We knew it was going to be a record breaker. We knew that atmospheric greenhouse gasses in the range of 400 parts per million CO2 and 485 parts per million CO2e, when combined with one of the top three strongest El Ninos in the Pacific, would result in new all-time global record high temperatures. But what we didn’t know was how substantial the jump would ultimately be.

Today, the numbers were made public by NASA. And I hate to say it, but it’s a real doozy. Overall, according to NASA, Climate Year 2015 — the 12 month period from December of 2014 through November of 2015 — was 0.84 C hotter than NASA’s 20th Century Baseline. That’s 0.11 C hotter than previous hottest year 2014 and a full 0.21 C hotter than climate change deniers’ favorite cherry — 1998. In other words past record hot years are being left in the dust as the world is heating up to ever more dangerously warm global temperatures.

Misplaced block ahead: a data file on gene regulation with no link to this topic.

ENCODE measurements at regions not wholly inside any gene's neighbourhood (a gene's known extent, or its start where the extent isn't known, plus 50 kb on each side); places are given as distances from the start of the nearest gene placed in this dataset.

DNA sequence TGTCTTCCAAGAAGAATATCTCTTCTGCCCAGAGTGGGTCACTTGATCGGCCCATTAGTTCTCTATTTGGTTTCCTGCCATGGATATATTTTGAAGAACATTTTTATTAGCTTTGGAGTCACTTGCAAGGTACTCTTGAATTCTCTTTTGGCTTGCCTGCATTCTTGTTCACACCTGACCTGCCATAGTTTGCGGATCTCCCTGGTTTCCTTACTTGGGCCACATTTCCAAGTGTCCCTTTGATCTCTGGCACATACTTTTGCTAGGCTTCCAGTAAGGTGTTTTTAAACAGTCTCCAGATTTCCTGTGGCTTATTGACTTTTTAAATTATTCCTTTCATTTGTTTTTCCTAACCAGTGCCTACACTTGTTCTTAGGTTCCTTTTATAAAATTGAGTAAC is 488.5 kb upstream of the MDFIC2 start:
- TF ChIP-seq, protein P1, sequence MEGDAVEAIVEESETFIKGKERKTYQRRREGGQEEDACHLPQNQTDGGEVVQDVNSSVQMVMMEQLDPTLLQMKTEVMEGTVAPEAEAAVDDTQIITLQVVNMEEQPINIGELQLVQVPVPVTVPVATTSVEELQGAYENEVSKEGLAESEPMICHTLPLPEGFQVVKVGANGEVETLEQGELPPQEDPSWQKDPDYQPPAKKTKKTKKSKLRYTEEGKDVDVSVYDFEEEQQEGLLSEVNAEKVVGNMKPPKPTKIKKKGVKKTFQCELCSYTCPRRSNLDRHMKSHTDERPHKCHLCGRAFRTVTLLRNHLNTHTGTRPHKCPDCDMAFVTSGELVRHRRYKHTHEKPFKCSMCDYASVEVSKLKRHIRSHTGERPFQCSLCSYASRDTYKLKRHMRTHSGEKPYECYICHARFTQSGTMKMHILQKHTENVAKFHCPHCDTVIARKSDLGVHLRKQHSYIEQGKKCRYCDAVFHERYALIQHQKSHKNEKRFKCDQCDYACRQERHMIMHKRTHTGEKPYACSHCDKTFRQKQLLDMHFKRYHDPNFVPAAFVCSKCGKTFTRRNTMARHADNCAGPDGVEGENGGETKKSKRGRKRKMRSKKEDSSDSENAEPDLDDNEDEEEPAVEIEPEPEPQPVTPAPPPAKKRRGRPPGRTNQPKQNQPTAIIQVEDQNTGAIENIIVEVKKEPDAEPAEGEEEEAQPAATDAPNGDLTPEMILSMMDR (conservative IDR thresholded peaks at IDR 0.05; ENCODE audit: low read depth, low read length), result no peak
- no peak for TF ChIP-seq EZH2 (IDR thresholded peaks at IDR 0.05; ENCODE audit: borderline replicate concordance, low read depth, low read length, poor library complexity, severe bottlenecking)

Global temperature increase

(NASA’s global temperature graph through end 2014. Climate year 2015, at 0.84 C above the NASA 20th Century baseline, is quite literally off the chart. Image source: NASA GISS.)

In any case, the current NASA Graph above is going to need some serious adjusting as the new global average for climate year 2015 is simply off the top of the chart. A new jump that gives lie to the increasingly obvious fake claim made by climate change deniers over the past two years that global warming somehow ‘paused.’